Living near nature and birds linked to lower rates of depression and anxiety, study finds
These new mental health findings aren't for the birds.
According to a recent study published in the journal Bioscience, people who live in areas with more birds and green plants are less likely to experience depression, stress and anxiety.
Researchers at the University of Exeter, the British Trust for Ornithology and the University of Queensland distributed an online urban lifestyle survey to close to 300 people of different ethnicities, household incomes and ages. They found that participants who experienced daily doses of nature — "vegetation cover" and "afternoon bird abundances," in particular — showed higher rates of well-being.
The study authors explained that the specific species of birds seen were probably inconsequential to their impact, because "most people cannot distinguish between species." True that. Instead, they suspect that catching sight of several bird species, or birds in abundance, may influence a person's mental health. So a flock of birds might have a stronger correlation to happiness than, say, one sassy parrot in a cage.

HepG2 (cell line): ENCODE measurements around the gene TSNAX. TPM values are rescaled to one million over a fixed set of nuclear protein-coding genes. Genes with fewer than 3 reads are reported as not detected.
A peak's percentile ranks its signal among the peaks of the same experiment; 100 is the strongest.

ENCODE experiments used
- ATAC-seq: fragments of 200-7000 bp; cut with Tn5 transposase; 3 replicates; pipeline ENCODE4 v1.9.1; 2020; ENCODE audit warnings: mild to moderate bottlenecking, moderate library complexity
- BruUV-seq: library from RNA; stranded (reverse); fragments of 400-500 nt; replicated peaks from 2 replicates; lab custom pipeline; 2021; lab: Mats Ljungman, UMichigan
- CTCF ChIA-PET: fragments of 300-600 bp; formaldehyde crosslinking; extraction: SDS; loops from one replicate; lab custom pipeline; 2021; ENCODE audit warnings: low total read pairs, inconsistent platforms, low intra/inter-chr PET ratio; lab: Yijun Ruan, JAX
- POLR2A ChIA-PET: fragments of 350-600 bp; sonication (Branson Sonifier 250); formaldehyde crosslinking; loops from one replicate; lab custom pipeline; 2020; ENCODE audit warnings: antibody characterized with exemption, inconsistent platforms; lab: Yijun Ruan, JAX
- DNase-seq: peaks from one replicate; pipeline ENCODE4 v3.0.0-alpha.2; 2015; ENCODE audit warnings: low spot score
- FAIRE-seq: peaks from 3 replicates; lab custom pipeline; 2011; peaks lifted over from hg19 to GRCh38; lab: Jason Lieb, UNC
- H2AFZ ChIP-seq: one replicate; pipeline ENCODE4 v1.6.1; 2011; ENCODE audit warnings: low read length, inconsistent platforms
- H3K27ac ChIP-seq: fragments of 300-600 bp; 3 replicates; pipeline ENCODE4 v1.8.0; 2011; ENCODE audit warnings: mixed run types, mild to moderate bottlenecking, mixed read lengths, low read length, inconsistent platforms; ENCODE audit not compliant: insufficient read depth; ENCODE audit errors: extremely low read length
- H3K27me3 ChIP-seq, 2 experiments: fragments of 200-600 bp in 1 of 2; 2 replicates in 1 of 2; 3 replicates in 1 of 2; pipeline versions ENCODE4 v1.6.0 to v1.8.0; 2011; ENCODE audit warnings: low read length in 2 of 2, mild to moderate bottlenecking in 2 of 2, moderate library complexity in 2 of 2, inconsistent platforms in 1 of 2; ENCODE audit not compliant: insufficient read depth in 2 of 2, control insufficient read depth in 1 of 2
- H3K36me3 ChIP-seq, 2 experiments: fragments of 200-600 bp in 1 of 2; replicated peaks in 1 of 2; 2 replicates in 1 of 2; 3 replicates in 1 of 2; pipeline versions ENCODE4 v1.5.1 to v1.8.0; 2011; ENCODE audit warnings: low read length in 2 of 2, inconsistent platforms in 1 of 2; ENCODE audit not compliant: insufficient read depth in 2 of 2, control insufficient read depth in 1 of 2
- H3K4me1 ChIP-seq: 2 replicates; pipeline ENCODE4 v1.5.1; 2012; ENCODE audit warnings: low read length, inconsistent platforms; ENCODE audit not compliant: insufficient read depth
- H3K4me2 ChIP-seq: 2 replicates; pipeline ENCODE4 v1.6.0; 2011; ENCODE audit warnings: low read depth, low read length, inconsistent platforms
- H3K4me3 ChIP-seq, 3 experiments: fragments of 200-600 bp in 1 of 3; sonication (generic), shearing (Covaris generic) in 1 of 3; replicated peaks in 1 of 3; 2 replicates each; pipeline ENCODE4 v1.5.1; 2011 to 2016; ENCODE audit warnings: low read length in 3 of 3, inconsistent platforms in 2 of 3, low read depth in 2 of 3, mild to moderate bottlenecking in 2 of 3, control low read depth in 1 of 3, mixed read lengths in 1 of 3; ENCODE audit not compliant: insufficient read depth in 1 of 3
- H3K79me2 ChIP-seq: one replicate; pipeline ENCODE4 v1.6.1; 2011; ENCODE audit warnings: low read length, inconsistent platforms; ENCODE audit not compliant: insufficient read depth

As previous research has explored, spending time outside is a well-established (and relatively low-cost) way to boost good feelings. Going for a short walk in the great outdoors or even just looking out the window or at photos of nature can reduce stress levels.
The lifestyle questionnaire revealed that participants who spent less time outside were more likely to have "worse depression and anxiety." The authors hypothesize that "people suffering from severe mental-health disorders may be less likely to venture outdoors."
These findings could be a win for improving mental health, but as the researchers point out, more trees, shrubs and birds are not a "silver bullet" for preventing or treating anxiety, stress or depression.
Adding more green to cities, the researchers wrote, "should be applied in conjunction with existing frameworks such as medical and social services, reducing crime and increasing community-driven action."
As for Twitter birds, it's no secret that social media use has been associated with poor mental health. One 2016 study revealed that the more time a young person spent in the digital dimension, the more likely they were to have depression. Other research has shown that social media often serves as an avenue for us to follow the lives of people of whom we feel envious, and get lost in a stream of all the things we don't have.
Every now and again, consider swapping that little blue birdie for the ones that can really fly. You may just find you're better for it.